Digital Manufacturing: This technology really can transform your business
Digital Manufacturing is a key point of integration between product life-cycle management (PLM) software and factory automation equipment such as PLCs and transfer lines, and many of the long-term benefits from PLM are simply not achievable without incorporating a comprehensive Digital Manufacturing strategy.
In today’s turbulent economy, Digital Manufacturing has the potential to transform businesses and significantly improve their competitiveness. The concepts that have driven development of Digital Manufacturing solutions have evolved over the years, and have included initiatives such as design-for-assembly, design-for-manufacturability, concurrent engineering, and others that promoted more collaborative product and process design. From these initiatives, the breadth and depth of Digital Manufacturing has continued to evolve. Today, full manufacturing facility definition (including tooling, assembly lines, workcenters, ergonomics, and resources) is an integral part of manufacturing process planning, simulation is used to efficiently optimize production processes, and real-world information from actual production operations can be shared electronically and leveraged for better utilization of capabilities and resources.
Because the definition of production processes is a critical part of the product life cycle and is directly impacted by product designs, Digital Manufacturing is becoming an important element of Product Life-cycle Management (PLM) strategies. Indeed, Digital Manufacturing is a key point of integration between PLM and factory automation equipment such as PLCs and transfer lines, and many of the long-term benefits from PLM are simply not achievable without incorporating a comprehensive Digital Manufacturing strategy. This migration of PLM onto the shop floor provides an opportunity to better exchange product-related information between the design and manufacturing groups so that processes in both areas can be developed collaboratively instead of in isolation.
A full Digital Manufacturing program implemented as part of corporate-wide PLM strategy holds tremendous potential in achieving major benefits including: shortened product development cycles and earlier visibility of manufacturing issues, faster time to volume production and subsequently shorter time-to-market, reduced manufacturing costs and fewer production ramp-up problems, and improved product quality.
Digital Manufacturing has demonstrated its value at many companies and provided significant payback. One large aerospace firm employs Digital Manufacturing as part of a broad PLM environment within their aircraft engine operations to manage approval, notification, and tracking of documents, establish routings and work instructions, and manage process templates. A head of manufacturing engineering noted that through commonization, reduction in design changes, quality improvements, and productivity gains, the company obtained payback on its investment in less than one year.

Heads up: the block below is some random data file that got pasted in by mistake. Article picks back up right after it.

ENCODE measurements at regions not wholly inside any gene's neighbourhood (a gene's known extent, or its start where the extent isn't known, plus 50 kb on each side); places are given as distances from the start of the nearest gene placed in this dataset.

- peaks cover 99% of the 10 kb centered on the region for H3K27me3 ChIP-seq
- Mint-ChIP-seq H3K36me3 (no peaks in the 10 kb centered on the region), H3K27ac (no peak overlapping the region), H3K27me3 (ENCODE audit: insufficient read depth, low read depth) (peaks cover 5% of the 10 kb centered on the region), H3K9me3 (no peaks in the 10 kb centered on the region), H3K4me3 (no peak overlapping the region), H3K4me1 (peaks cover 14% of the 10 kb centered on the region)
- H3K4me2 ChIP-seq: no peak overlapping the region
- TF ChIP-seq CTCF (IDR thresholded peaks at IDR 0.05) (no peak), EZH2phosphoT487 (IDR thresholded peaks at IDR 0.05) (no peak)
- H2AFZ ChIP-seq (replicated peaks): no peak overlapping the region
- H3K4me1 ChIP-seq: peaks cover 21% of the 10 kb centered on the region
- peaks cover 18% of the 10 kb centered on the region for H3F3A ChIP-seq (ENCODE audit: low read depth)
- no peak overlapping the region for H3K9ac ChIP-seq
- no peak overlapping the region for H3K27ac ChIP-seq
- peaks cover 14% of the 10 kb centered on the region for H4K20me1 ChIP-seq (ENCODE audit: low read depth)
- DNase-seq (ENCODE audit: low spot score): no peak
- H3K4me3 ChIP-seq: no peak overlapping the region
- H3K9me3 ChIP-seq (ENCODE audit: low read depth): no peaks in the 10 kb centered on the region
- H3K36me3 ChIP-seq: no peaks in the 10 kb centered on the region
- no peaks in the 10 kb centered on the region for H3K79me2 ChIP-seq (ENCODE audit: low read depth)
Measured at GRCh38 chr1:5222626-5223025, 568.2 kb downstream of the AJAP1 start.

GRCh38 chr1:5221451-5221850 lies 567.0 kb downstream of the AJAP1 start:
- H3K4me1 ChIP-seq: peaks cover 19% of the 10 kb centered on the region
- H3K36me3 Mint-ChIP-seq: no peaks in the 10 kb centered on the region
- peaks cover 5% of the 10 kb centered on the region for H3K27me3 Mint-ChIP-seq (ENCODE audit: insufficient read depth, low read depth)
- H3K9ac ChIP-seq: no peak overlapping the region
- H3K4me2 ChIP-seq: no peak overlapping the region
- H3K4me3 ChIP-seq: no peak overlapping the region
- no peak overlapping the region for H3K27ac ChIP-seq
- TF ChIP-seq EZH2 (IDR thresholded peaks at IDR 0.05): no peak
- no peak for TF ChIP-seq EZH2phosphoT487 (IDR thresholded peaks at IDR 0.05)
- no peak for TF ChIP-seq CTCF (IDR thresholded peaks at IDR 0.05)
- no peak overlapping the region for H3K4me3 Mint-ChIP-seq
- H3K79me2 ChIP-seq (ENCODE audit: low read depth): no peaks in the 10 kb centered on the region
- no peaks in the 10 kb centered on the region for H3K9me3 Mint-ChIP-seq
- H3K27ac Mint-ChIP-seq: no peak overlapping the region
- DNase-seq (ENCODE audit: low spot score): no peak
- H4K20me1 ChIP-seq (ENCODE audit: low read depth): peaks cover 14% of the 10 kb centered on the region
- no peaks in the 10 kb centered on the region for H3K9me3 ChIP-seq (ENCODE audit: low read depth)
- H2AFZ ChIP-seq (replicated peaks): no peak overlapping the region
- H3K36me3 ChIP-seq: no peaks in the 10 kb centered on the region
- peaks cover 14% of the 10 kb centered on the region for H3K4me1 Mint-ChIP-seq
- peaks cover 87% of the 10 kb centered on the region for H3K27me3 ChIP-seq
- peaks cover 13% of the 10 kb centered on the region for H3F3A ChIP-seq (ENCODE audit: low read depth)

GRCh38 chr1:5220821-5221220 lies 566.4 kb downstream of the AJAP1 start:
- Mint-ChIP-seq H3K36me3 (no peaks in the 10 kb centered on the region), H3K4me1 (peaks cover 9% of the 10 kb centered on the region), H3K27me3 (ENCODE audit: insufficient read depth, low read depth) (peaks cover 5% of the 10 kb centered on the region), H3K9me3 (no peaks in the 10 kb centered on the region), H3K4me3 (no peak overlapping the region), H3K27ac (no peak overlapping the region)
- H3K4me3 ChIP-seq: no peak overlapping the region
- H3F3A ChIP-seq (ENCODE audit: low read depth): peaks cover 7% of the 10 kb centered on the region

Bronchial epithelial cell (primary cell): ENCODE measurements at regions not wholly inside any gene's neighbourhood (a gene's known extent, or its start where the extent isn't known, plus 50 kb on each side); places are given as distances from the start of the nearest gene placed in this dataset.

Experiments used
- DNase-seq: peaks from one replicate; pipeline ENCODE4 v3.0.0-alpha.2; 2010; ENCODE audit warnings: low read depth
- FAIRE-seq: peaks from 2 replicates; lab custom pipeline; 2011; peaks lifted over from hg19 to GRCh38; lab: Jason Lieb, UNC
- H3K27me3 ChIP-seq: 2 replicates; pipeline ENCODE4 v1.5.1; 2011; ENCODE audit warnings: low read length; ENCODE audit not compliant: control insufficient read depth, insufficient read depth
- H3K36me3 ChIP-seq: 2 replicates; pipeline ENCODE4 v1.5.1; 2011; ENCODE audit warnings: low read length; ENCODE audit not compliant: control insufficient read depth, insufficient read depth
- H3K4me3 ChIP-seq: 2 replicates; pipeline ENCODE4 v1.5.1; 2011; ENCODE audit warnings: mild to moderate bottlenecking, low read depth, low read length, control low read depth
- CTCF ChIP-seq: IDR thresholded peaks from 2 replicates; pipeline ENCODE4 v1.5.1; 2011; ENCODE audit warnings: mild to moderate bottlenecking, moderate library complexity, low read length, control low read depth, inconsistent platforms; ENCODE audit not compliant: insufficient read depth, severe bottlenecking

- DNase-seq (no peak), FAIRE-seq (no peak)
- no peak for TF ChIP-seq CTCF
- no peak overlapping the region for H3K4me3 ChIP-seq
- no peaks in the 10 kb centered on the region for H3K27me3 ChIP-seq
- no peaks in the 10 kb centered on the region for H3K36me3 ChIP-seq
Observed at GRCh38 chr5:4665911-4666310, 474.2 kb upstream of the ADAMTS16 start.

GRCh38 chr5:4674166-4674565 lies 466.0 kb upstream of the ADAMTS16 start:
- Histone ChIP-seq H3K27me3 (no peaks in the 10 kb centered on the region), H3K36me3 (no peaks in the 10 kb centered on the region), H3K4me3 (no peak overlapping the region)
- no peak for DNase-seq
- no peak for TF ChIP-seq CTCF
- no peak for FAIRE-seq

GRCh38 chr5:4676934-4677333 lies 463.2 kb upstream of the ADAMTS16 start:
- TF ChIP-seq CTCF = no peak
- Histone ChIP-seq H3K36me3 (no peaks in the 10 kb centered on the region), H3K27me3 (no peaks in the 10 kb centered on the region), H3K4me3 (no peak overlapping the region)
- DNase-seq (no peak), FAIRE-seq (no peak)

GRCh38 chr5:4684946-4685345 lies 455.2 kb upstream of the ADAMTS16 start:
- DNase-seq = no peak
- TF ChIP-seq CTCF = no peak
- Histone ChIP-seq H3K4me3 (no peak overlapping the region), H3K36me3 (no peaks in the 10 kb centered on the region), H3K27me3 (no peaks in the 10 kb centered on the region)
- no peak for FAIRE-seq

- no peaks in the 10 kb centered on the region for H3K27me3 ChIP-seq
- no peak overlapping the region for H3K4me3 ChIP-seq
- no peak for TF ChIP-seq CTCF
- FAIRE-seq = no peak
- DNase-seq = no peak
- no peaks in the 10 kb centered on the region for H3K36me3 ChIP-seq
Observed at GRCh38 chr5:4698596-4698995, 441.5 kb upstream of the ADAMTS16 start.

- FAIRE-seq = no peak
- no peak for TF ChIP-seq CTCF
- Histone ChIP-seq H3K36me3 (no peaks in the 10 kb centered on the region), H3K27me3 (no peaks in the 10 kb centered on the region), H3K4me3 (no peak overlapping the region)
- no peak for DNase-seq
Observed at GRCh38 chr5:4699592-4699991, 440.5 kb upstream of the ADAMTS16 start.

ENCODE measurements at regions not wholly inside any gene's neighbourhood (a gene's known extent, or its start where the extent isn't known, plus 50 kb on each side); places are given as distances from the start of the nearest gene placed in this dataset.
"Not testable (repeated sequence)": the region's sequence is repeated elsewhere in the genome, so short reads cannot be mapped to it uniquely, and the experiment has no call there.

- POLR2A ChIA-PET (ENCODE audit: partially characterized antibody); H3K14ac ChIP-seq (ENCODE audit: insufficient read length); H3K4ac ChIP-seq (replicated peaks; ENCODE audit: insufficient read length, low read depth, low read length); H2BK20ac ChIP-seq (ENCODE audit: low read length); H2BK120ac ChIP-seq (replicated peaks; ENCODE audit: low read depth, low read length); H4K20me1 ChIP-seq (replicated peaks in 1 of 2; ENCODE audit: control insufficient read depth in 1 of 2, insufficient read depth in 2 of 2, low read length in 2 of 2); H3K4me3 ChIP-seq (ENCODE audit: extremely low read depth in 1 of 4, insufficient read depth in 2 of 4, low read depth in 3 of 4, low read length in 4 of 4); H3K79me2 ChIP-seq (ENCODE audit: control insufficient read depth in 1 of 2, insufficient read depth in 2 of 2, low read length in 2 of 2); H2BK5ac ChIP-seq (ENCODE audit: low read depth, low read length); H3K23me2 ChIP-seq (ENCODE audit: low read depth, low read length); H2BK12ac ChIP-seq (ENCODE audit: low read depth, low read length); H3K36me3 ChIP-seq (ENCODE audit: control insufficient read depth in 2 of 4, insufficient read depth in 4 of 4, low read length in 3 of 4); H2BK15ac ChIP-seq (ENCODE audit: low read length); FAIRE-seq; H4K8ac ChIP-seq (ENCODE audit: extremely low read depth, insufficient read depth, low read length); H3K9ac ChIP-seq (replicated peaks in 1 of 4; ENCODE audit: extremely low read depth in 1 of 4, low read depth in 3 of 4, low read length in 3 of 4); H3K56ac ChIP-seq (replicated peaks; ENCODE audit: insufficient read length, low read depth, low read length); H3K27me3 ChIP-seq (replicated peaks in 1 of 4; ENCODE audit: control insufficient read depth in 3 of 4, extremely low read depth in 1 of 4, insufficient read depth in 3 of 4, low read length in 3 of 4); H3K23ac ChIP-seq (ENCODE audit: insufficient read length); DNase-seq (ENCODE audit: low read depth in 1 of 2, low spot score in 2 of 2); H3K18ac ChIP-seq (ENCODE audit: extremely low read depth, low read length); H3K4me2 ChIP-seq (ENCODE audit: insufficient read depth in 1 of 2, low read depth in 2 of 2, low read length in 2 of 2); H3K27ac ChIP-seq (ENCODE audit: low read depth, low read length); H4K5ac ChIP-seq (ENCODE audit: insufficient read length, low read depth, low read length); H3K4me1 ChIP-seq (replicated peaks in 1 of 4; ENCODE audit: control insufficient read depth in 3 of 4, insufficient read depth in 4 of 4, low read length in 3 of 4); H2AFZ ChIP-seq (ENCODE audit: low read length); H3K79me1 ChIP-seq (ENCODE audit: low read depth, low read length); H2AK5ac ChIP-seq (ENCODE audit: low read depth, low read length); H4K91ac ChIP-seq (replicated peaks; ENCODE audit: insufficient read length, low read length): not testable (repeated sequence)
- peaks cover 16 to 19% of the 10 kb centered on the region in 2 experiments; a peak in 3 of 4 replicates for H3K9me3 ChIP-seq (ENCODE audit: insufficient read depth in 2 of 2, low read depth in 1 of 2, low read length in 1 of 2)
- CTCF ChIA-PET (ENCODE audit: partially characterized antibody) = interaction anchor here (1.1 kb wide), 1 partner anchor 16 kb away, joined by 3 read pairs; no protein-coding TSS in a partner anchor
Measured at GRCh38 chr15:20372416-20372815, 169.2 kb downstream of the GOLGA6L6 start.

This example is not unusual. Research conducted by CIMdata on Digital Manufacturing implementations indicates that companies around the world have achieved very positive results and have validated the potential value for organizations to make Digital Manufacturing a fundamental part of their overall product program. A survey of companies with Digital Manufacturing implementations of various sizes indicates exceptionally impressive return on investments (ROIs). Relatively small $200 investments yielded annual savings of $1 million for a 5:1 ROI, for example, while larger investments in the rang of $5 million to $10 million lead to annual savings of $50 million to $100 million for a 10:1 ROI.From these figures, it is clear that substantial benefits are available for companies making the investment in Digital Manufacturing and having an understanding of the changes that must be made in business operations to best leverage these technology-based solutions.
Organizations taking the initiative to implement Digital Manufacturing as a component of PLM broadly across the enterprise are better able to successfully compete in the global market and will undoubtedly be among their industry’s winners in the coming decades.
Ed Miller is president of CIMdata Inc., an independent worldwide firm providing strategic consulting to maximize an enterprise’s ability to design and deliver innovative products and services through the application of PLM strategies..
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After almost a decade of uncertainty, the confidence of plant floor managers is soaring. Even with a number of challenges and while implementing new technologies, there is a renewed sense of optimism among plant managers about their business and their future.
The respondents to the 2014 Plant Engineering Salary Survey come from throughout the U.S. and serve a variety of industries, but they are uniform in their optimism about manufacturing. This year’s survey found 79% consider manufacturing a secure career. That’s up from 75% in 2013 and significantly higher than the 63% figure when Plant Engineering first started asking that question a decade ago.